Conservation an effective way to save water

2016-04-20 06:00


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ACCORDING to the Water Research Commission (WRC), a dripping tap wastes up to 60 litres per day. This adds up to 1 800 liters per month.

A leaking cistern can fill up three full baths everyday and this could waste up to 100 000 liter per year.

Leaking taps and spilling sewers are a common sight in most townships and sometimes go on unattended for days.

It is these factors that contribute to 36% of South Africa’s treated water that is lost through leaks, costing the country more than R7 billion annually.

The country is still in the grip of a terrible drought that has plunged many households and farmers in dire straits.

This message was clearly echoed by the minister of Water and Sanitation, Nomvula Mokonyane.

She said: “South Africa is going through one of the worst droughts” and she called on every South African “to save water”.

All the factors mentioned painted a bleak picture for the country. A lot can be done to mitigate the effects of water lost through leaking taps and burst pipes.

It is the responsibility of each of us to fix leaks in our household environment.

There is no other message: Water conservation is the way to go to ensure water for both current and future generations.

Treating water is expensive and this treated water is allowed to go to waste through leaks.

A dripping tap is most likely caused by the failure of a small washer which costs less than R5. But failure to fix a leaking tap could cost you thousands of rands, and the country billions.

Government is also giving free basic water which is affected by leaks, as the free 6 000 litres of water per month per household are lost through leaks.

It remains the responsibility of the householder to pay for water consumed over and above the free basic water allocation, whether the water was consumed legitimately or as a result of leakages.

During door to door campaigns by the Department of Water and Sanitation, its officials shared water-saving tips with residents. Most of the residents, however, pleaded ignorance regarding whose responsibility it was to repair burst pipes on private property. The consumer is fully responsible for any leaks that occur within the household property boundaries.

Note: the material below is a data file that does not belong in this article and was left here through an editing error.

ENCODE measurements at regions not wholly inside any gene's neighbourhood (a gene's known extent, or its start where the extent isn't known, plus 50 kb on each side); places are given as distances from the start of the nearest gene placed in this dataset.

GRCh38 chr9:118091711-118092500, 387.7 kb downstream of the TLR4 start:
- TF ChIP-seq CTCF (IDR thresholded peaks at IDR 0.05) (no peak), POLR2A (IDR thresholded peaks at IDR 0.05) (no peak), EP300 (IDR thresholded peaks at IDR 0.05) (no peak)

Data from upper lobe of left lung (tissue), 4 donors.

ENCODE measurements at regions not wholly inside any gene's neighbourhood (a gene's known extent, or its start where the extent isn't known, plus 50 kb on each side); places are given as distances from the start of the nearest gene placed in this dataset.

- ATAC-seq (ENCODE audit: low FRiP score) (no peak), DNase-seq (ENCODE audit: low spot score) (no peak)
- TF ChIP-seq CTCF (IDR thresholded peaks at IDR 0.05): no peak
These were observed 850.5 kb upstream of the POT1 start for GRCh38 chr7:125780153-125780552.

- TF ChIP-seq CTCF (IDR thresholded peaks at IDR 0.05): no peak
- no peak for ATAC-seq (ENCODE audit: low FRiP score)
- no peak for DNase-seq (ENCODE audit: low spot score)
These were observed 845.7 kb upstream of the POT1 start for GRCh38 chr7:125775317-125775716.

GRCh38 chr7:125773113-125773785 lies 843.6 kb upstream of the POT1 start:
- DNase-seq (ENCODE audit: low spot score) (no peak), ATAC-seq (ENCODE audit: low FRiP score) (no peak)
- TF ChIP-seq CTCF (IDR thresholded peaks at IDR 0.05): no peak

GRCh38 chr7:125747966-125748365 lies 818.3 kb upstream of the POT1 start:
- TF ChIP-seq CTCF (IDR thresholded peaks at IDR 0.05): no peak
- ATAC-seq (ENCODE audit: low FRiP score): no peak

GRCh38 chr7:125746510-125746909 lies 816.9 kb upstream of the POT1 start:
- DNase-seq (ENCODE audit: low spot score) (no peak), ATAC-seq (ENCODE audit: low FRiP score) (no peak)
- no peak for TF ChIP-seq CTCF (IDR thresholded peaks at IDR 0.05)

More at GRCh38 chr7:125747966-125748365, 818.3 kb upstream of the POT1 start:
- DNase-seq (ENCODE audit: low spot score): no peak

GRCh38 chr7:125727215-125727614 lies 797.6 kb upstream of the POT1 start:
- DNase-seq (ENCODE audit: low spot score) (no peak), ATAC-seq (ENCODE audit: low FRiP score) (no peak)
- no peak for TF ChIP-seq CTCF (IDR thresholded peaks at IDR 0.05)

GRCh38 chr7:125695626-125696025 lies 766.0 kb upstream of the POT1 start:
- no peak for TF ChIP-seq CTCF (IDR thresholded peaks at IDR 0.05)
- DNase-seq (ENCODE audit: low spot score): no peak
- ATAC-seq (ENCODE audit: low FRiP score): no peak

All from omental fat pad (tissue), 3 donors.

I stumbled upon a book produced by the WRC, How to save water Z A householder’s handbook.

It is a very practical book, taking you step by step from the identification of leaks and how to fix them by doing it yourself (DIY).

According to the WRC, water-loss problems can be solved at home by changing small water-use habits such as taking a short, quick shower instead of a deep water-filled bath, reducing shower time to five minutes and replacing shower heads with water-efficient ones.

Letting water run while brushing teeth is the most common water loss practice many of us are guilty of. Many litres are wasted this way.

Geysers often drip through the overflow pipe of the pressure control valve, which is normal as the water in the geyser heats and cools. It can, however, waste up to two litres of water per day. Why not use this water and water your plants?

Through the War on Leaks Programme, government is training 15 000 water agents, plumbers and artisans to eradicate water leaks. Massive volumes of water are expected to be saved through this initiative.

On average toilet flushing uses up to 31% of overall household consumption and it is therefore one of the highest consumers of water in the house. The Department of Water and Sanitation is currently rolling out the Drop-the-block Campaign countrywide. It is an eco-friendly innovation of placing a block in a toilet tank or cistern to save water. Once installed, the device is out of sight, out of mind and requires no maintenance.

Let us all be conscious of the water scarcity in our country and continue to use water wisely.

Leaking taps and spilling sewers are a common sight in most townships and sometimes go on unattended for days. It is these factors that contribute to 36% of South Africa’s treated water that is lost through leaks, costing the country more than R7 billion annually.

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